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The Use of Massive Open Online Courses (MOOCs) in HRD


Researchers in human resource development (HRD) have debated the implications and functions of technology in the area as it has become a dominant impact in every industry, community, and daily life. Virtual HRD, specifically, has caught the considerable interest of scholars because it has aided in resolving individual and organizational difficulties by combining technology into HRD activities (Park, Jeong & Ju, 2018). Several of these publications have discussed how virtual environments may help organizations learn more effectively and promote research via practice in HRD. As a result, this paper examines the findings of two MOOCs articles, their relevance and influence on HRD practice in enterprises, and recommendations for HRD professionals to confront the trend.

Massive Open Online Courses (MOOCs)

Massive Open Online Courses (MOOCs) are open-access online courses that are either free or low-cost. MOOCs are seen as an intervention in the article, MOOCs in the workplace: an intervention for strategic human resource development, to adopt strategic HRD activities in enterprises. By evaluating the literature and emphasizing practices from a strategic HRD viewpoint, Park, Jeong, & Ju (2021) aimed to investigate the possible use of MOOCs as a strategic instrument for employee learning and development in corporate contexts. Alongside instruction and skill development, the article discusses the possibilities of MOOCs in a larger sense. Park, Jeong, & Ju (2021) believe that organizations might utilize MOOCs to improve desired knowledge and abilities, like building basic understanding to broaden the area of applications and cultivating particular organizational knowledge to obtain a competitive advantage, based on human capital theory. They show how MOOCs may be a solution for employee and organizational development by tying the curriculum to business objectives, using literature and cases from three firms (Tenaris, Microsoft, and Axis Bank).

The article, an evaluation of social learning and learner outcomes in a massive open online course (MOOC): a healthcare sector case study, investigates how and to what degree social media technologies in a MOOC program influence trainee perspectives and results in a workplace HRD intervention. Anderson, Gifford, & Wildman (2020) investigate the connection between the MOOC program, social learning using social media platforms, and learner outcomes. The article implies that social media technologies may help people study more effectively together. Anderson, Gifford, & Wildman (2020) also discovered some unwillingness to deal with the technologies and deteriorating trends of social media involvement during the MOOC. Anderson, Gifford, & Wildman (2020) suggest that a more sophisticated theorization that considers personal and workplace environment is required to describe how learners manage their involvement with social media platforms and the influence of social technology for persistent social media learning in human resource development initiatives.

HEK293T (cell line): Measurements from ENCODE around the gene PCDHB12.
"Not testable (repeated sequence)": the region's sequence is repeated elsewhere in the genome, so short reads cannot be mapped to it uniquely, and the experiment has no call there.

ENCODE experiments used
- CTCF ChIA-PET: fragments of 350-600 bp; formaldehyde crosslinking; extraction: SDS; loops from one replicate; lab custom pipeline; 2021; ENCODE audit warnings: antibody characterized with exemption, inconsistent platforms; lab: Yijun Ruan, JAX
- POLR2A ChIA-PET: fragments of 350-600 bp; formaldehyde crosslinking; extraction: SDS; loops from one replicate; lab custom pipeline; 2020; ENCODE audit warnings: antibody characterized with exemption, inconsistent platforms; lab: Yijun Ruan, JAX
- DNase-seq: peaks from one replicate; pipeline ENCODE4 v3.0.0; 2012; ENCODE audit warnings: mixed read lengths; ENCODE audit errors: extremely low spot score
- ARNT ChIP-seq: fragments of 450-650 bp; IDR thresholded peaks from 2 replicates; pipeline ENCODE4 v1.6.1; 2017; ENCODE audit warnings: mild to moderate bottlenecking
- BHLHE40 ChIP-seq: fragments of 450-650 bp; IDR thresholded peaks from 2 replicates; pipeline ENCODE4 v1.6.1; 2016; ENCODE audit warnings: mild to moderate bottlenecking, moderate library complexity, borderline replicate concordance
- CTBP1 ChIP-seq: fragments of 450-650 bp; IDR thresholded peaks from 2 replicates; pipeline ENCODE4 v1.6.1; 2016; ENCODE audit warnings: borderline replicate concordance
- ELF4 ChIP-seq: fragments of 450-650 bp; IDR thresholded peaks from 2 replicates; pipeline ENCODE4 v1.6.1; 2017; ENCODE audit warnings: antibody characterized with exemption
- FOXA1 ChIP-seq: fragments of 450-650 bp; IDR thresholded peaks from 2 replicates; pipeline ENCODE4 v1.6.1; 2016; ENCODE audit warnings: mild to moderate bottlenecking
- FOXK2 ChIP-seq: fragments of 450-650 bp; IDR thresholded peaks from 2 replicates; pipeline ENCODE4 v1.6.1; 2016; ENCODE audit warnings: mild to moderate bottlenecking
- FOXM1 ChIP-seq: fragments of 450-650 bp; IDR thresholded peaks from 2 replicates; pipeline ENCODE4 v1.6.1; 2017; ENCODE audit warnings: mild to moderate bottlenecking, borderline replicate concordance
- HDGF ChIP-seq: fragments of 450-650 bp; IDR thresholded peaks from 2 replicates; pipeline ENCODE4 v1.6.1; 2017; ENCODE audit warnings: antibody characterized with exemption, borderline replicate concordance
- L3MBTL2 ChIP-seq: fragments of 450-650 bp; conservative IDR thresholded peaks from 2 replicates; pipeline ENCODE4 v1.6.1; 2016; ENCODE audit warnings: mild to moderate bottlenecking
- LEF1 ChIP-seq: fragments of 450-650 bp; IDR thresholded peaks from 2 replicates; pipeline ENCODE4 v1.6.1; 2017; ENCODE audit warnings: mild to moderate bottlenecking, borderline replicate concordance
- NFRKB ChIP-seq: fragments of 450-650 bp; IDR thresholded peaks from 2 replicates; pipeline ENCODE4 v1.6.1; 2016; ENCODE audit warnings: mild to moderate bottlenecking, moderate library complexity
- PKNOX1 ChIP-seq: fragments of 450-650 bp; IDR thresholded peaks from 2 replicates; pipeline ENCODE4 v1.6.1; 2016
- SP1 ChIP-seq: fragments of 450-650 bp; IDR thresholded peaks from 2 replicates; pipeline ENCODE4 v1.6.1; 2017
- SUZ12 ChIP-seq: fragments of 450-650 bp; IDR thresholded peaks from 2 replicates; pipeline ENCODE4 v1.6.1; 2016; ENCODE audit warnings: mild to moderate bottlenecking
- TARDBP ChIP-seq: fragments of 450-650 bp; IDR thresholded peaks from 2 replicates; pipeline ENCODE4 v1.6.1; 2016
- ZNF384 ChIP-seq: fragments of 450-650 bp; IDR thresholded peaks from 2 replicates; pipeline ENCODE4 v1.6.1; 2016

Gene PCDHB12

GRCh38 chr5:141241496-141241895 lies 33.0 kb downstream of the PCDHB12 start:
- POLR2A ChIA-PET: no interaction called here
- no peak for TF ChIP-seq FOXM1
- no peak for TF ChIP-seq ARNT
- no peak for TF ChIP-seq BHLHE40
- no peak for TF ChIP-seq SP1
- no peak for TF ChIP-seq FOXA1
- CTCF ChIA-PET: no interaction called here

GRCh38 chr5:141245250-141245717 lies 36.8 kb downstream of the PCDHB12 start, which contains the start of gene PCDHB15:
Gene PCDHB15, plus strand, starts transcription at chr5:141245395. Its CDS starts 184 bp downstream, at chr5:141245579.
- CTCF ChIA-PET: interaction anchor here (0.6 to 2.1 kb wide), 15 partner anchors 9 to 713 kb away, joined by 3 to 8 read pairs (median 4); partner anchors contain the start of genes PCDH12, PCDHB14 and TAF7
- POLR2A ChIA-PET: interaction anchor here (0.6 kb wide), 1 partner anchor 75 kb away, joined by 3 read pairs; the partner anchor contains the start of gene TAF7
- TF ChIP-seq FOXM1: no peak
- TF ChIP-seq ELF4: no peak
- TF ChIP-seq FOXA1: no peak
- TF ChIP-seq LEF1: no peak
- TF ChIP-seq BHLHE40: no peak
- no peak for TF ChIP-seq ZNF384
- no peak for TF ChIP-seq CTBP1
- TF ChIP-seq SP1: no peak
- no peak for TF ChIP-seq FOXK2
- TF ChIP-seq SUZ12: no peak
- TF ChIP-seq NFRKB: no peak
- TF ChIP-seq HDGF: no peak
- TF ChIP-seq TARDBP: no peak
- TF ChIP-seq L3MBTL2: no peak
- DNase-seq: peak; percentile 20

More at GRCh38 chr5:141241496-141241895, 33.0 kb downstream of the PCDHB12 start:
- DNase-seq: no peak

Significance and Impact on Practice on the practice of HRD in Organizations

MOOCs use computer technology to teach large groups of learners effectively and easily. MOOCs often encompass videos, written content, assignments, assessments, and a platform for instructors and learners to communicate. Zhang, Niu & Long (2019) point out that the innovative educational architecture has helped learners by speeding up and cutting the expense of the learning, and as a result, its popularity has grown rapidly throughout the globe. MOOC providers have explored additional information about the prospective market as the function of MOOCs in the business sector has received increasing attention. According to HR specialists, MOOCs may address a range of corporate goals in several relevant and cost-effective forms (Esfer, S., & Cagiltay, 2018). Training options that are free (or low cost) are appealing, especially to small and medium businesses with restricted finances. As a result, managers and HR professionals are progressively turning to MOOCs for professional development (PD).